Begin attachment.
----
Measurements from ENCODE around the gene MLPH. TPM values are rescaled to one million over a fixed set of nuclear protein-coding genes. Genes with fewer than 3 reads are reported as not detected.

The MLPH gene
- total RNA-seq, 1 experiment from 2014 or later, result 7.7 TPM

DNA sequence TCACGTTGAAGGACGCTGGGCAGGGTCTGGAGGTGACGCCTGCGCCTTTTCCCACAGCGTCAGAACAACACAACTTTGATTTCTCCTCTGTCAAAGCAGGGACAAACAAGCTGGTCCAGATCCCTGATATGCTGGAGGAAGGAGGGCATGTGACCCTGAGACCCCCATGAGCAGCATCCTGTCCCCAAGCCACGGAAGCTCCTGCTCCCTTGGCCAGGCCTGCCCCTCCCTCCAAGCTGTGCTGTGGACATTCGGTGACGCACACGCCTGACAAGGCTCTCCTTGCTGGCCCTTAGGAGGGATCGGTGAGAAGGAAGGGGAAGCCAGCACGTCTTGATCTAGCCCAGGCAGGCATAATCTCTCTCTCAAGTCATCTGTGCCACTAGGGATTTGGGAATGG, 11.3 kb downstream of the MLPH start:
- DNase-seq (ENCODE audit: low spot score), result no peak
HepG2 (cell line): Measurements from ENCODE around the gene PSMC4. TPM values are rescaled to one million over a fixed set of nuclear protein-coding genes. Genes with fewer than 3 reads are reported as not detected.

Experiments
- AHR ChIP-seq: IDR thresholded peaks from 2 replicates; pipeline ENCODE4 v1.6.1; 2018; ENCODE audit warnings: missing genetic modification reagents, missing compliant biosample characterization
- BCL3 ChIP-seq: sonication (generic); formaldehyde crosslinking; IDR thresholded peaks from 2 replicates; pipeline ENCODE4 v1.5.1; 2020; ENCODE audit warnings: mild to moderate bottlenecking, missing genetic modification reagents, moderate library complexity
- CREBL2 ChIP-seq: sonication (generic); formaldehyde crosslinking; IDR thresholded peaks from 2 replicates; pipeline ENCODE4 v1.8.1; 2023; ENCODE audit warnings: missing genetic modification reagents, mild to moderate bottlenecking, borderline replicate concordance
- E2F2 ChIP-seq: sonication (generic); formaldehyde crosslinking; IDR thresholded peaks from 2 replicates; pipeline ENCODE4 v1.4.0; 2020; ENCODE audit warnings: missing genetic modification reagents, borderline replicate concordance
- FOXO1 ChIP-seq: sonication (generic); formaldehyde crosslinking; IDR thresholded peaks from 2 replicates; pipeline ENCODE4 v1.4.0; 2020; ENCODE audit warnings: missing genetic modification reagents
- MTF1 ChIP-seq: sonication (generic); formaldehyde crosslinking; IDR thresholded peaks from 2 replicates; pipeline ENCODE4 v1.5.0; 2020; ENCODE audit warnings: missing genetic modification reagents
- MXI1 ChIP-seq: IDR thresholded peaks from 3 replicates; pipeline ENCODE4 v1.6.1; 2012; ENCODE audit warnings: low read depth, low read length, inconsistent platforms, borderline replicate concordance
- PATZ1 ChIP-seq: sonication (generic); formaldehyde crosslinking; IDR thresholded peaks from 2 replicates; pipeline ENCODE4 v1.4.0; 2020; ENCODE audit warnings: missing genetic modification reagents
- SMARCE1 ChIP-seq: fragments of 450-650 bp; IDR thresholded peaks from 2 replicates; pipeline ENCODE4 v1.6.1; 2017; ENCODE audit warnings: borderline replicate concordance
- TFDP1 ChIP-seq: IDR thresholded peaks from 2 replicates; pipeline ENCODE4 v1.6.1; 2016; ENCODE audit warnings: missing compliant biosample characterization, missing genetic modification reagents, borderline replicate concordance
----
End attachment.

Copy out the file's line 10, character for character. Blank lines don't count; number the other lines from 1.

- CREBL2 ChIP-seq: sonication (generic); formaldehyde crosslinking; IDR thresholded peaks from 2 replicates; pipeline ENCODE4 v1.8.1; 2023; ENCODE audit warnings: missing genetic modification reagents, mild to moderate bottlenecking, borderline replicate concordance